Big-data pollsters were right: Election Day was a Republican wave. It mimicked the last midterm elections with some remarkable differences. The Montana delegation in the 114th Congress includes former Whitefish state Sen. Ryan Zinke.
Congressman-elect Zinke can serve Montana well. Having served with Zinke in the past state Legislature, I knew him to be quite moderate on many issues of importance.
In the Legislature, Zinke was instrumental in securing funding for Flathead Valley’s state parks. Zinke previously served with me on a nonprofit organization conserving the state public lands around Whitefish.
Zinke indicated that Congress must govern, to enact a plan for the biggest issues facing the nation. In the Flathead, many expect Congress’ ideological hold placed upon North Fork conservation to magically evaporate.
After being bashed by unfathomable amounts of out-of-state political cash and horrid campaign negativity, Supreme Court Justice Mike Wheat was handily re-elected.
Wheat won the Flathead vote, and statewide garnered nearly 60 percent of the vote. Wheat took re-election seriously and campaigned the old-fashioned way. Wheat stuck to the issues, refrained from negativity, and talked directly to voters.
After his win, Wheat said, “What people want is real information; they don’t want all this negativity. The real key was, all of my ads were me, personally talking to people.”
Apparently, voters also appreciated the ideological ranking, which the 100,000-piece Stanford University live research mailer held; portraying Wheat as left of center. When it comes to justice, people simply want a fair shake.
The Wheat victory was a great testament to the power of campaigns over the fundamentals of a national midterm election. That’s super news given that in upcoming years, several more justices will seek re-election.
About 220,000 Montanans chose early voting as their means to cast a ballot. Absentee ballot turnout was traditionally high. But overall, 45 percent of registered voters chose not to vote. That hasn’t happened for over a decade.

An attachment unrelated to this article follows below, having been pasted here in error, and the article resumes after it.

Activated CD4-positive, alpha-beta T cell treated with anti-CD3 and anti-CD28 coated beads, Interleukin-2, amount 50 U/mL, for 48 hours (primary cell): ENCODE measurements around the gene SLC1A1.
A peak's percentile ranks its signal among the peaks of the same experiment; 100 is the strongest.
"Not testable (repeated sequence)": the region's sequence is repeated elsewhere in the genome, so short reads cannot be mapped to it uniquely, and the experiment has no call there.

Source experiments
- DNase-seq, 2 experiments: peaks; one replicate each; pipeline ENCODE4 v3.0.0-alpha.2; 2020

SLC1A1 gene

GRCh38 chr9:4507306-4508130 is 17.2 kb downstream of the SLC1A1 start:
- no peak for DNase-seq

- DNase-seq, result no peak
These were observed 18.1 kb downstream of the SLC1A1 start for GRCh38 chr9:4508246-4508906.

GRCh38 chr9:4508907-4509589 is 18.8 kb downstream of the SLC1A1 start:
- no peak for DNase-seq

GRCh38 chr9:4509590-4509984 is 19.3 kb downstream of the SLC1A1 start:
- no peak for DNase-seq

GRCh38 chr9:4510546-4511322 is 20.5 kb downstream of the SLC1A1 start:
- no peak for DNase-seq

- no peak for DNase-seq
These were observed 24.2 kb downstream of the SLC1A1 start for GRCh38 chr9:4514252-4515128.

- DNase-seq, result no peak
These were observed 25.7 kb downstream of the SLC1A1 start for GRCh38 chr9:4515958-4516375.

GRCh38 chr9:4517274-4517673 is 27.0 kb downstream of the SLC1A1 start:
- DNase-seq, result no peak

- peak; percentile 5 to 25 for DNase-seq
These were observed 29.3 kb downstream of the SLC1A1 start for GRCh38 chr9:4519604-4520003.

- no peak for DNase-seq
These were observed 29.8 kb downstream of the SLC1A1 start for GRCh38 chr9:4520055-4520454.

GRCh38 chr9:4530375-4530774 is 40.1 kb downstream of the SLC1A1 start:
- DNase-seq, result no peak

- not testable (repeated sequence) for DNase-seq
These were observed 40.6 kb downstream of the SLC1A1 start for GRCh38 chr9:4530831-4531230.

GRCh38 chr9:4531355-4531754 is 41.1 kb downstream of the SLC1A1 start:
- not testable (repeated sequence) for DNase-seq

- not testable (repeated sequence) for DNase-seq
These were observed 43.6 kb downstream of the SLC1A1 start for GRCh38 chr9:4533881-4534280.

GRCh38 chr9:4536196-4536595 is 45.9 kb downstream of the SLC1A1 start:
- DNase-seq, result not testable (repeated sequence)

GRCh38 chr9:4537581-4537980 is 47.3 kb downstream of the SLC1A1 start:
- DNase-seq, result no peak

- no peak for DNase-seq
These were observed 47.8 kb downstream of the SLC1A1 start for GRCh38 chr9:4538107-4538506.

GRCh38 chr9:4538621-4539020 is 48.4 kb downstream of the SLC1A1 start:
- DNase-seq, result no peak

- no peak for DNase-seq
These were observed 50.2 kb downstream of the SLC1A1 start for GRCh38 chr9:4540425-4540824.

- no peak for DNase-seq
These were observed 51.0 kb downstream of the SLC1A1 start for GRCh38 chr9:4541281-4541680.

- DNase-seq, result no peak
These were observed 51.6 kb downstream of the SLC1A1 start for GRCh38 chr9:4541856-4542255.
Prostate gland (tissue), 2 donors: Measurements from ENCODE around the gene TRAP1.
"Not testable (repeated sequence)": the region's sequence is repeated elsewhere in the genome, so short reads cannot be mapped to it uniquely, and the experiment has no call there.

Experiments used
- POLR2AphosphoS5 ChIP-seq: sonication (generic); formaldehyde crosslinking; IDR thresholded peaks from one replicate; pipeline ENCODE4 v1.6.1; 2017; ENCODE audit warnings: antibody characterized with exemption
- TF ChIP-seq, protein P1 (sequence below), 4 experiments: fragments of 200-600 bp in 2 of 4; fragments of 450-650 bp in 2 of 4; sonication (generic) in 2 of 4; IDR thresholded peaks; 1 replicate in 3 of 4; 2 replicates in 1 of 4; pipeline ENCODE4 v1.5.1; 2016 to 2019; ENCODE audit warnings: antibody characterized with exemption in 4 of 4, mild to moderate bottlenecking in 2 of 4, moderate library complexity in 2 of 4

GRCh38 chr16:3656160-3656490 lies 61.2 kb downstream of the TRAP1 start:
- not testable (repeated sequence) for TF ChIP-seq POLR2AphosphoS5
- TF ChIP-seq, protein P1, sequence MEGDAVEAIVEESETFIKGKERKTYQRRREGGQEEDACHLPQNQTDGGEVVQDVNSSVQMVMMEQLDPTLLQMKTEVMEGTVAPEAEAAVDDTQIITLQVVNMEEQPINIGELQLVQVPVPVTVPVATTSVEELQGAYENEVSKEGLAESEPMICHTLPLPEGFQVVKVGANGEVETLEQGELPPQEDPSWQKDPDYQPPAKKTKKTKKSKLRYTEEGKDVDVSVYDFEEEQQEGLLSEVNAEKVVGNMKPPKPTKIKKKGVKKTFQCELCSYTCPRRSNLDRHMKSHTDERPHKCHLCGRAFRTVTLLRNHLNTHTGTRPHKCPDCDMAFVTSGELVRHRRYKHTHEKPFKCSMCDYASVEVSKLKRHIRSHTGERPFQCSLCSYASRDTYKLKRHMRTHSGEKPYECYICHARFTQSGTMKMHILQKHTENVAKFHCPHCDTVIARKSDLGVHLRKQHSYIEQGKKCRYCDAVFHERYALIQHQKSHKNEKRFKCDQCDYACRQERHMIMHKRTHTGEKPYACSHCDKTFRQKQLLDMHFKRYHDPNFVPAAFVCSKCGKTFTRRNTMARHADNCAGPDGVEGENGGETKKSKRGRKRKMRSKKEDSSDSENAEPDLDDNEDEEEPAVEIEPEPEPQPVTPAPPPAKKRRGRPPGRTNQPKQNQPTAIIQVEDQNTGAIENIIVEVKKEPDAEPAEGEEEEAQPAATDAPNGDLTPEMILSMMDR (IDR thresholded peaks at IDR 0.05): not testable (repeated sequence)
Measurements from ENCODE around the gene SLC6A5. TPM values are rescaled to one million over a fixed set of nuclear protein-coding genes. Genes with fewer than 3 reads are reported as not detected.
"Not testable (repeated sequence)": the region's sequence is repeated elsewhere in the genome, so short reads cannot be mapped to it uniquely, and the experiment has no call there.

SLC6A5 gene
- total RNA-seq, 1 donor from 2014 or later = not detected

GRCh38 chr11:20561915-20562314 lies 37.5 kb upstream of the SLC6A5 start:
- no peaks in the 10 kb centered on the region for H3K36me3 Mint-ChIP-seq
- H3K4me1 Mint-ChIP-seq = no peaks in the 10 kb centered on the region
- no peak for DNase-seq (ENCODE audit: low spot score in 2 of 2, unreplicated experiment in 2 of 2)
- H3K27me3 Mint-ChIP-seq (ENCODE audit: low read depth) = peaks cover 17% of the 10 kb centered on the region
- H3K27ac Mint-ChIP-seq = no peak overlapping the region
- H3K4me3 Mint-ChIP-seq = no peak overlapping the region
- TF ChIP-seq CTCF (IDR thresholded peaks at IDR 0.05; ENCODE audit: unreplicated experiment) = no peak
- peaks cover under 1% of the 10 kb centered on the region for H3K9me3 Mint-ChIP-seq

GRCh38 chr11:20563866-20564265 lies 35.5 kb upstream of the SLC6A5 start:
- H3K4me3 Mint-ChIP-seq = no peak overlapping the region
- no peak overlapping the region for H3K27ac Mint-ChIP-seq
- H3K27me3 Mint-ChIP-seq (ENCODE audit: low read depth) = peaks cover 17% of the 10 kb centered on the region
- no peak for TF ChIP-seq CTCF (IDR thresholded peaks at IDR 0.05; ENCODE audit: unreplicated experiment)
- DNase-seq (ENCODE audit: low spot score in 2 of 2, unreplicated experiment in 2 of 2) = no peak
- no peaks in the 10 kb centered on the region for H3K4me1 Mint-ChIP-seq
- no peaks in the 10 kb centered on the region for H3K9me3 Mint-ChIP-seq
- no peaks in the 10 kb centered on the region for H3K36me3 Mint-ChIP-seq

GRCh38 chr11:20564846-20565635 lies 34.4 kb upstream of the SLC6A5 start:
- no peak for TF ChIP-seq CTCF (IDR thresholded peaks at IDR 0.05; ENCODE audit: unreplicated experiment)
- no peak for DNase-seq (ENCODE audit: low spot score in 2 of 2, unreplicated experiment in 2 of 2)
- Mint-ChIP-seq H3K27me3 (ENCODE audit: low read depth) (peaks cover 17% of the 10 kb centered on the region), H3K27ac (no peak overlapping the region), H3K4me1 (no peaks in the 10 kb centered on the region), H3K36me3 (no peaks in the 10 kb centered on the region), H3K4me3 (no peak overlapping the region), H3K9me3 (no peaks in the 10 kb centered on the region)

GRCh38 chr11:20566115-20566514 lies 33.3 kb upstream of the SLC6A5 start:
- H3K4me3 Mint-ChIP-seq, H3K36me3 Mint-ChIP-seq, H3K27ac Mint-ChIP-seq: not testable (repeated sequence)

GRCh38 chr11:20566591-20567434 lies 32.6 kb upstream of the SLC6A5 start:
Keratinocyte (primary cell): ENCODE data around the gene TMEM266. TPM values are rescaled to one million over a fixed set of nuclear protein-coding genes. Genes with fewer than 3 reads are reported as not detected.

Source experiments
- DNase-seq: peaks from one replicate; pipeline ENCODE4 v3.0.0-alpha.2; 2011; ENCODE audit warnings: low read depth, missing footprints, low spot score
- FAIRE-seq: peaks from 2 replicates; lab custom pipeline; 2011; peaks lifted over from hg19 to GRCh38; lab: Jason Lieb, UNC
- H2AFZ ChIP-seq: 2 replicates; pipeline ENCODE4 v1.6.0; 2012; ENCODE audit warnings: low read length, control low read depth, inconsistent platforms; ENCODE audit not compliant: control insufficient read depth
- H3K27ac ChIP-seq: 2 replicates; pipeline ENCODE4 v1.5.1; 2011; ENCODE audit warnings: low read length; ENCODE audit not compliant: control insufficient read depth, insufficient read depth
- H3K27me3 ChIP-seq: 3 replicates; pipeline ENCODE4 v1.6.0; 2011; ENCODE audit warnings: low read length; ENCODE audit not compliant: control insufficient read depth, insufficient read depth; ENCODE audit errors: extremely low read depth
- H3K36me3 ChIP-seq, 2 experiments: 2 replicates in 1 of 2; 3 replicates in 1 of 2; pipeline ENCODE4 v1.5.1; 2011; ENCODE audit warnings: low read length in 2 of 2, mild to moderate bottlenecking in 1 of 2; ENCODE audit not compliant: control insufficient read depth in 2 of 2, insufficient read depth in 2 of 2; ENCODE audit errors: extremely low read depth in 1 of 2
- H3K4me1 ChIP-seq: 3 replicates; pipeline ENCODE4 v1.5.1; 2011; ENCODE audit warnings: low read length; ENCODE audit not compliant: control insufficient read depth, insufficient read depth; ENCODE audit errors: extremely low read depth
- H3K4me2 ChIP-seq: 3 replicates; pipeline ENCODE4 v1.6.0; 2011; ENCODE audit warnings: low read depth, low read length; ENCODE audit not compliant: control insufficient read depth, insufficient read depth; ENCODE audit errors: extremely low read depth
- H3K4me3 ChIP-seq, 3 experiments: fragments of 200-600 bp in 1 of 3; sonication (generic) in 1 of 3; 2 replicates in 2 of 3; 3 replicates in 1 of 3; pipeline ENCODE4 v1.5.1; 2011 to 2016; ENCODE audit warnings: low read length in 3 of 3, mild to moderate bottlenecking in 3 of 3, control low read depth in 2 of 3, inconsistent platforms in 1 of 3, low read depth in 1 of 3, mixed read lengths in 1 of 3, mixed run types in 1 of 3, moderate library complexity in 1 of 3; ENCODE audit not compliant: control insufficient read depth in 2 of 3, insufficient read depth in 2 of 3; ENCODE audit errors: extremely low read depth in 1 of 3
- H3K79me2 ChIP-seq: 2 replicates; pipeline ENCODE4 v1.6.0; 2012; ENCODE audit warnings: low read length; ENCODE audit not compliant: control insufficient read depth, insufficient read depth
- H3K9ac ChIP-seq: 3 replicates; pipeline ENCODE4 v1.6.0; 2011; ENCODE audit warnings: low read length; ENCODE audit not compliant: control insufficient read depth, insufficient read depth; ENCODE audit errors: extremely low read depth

Early voting was part of the law enacted during the 2005 Legislature that also gave Montanans the right to register on Election Day. Fifty-seven percent of voters rejected the Republican legislative effort to ban same-day voter registration. That sends a clear message to lawmakers who repeatedly try to make it harder to vote.
By less than a 50-vote margin, Columbia Falls’ voters chose substitute teacher Zac Perry to represent the area. Rep-elect Perry ran an excellent campaign that illustrates the changing political nature of the north valley.
Perry, a substitute high school teacher, unwittingly mimicked the campaign approach of Wheat; he spoke directly to voters and refrained from negativity. Perry took back the legislative seat previously held by Democrat Doug Cordier.
Perry’s win sends a signal to Democrats on how to campaign. The 36-year-old Perry joins Rep. Ed Lieser in the 2015 Montana Legislature.
Lieser handily defeated his Republican opponent with 55 percent of the vote. Lieser, a retired forester, has been instrumental on public lands conservation and can serve Whitefish homeowners well during this cycle’s property tax reappraisal.
Lieser garnered more votes than Zinke in downtown Whitefish and Perry did the same in downtown Columbia Falls. Justice Wheat won both downtowns by over 60 percent. All four candidates ran impressive campaigns for their districts.
Especially in the face of national trends and big money political spending, campaigns matter. Lieser, Perry, Wheat and Zinke can do great things for all Montanans. They have each earned the trust of the Flathead and Montana. Given what I personally know about these public servants, I expect great things to come. Do us proud.
Politics is the art of compromise. Too often we have lost this old-fashioned trait to hyper party politics. It’s time to acknowledge that campaigns matter and real people craft real solutions.
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